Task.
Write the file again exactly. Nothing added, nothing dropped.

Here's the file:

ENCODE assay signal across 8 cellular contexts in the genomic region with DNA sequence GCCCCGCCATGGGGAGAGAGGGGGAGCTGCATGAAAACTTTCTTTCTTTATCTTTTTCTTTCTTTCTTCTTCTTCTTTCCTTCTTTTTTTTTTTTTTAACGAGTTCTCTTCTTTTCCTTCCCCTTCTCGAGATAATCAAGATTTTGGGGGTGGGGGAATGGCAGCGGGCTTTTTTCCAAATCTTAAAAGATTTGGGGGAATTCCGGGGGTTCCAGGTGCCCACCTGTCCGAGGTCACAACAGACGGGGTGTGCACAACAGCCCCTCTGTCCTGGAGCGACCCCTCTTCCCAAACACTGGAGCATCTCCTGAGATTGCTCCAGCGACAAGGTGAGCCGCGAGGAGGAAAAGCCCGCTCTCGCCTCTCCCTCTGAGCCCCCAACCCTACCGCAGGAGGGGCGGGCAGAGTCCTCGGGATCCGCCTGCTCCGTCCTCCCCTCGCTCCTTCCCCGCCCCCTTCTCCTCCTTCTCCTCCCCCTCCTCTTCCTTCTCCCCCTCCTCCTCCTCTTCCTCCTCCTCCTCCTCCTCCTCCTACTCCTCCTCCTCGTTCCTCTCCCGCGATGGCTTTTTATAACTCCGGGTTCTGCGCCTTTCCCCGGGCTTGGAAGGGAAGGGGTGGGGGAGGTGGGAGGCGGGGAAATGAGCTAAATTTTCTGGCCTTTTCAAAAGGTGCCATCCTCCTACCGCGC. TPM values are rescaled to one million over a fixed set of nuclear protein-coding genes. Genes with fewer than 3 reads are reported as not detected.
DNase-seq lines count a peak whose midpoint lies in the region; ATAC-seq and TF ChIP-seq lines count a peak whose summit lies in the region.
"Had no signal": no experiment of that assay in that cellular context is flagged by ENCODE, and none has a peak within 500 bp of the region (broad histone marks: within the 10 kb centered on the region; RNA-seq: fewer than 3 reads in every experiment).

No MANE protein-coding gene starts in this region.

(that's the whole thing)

ENCODE assay signal across 8 cellular contexts in the genomic region with DNA sequence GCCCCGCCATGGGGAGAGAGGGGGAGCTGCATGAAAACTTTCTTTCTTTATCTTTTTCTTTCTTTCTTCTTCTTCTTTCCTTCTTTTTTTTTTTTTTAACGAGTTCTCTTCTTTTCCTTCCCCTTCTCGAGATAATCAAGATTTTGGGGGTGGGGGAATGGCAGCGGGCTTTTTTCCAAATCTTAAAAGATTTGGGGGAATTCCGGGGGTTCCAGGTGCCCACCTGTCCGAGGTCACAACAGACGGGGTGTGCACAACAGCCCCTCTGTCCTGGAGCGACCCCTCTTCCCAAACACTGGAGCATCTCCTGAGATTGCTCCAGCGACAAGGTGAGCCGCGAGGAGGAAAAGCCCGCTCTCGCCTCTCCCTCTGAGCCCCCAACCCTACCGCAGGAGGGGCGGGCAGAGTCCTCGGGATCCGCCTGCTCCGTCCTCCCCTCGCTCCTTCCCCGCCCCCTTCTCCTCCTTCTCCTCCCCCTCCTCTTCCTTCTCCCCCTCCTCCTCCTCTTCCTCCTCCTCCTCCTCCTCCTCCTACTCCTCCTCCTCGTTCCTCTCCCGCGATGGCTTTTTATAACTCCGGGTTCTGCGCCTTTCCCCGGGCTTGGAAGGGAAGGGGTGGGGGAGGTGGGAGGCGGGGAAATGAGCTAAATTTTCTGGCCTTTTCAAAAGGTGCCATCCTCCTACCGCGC. TPM values are rescaled to one million over a fixed set of nuclear protein-coding genes. Genes with fewer than 3 reads are reported as not detected.
DNase-seq lines count a peak whose midpoint lies in the region; ATAC-seq and TF ChIP-seq lines count a peak whose summit lies in the region.
"Had no signal": no experiment of that assay in that cellular context is flagged by ENCODE, and none has a peak within 500 bp of the region (broad histone marks: within the 10 kb centered on the region; RNA-seq: fewer than 3 reads in every experiment).

No MANE protein-coding gene starts in this region.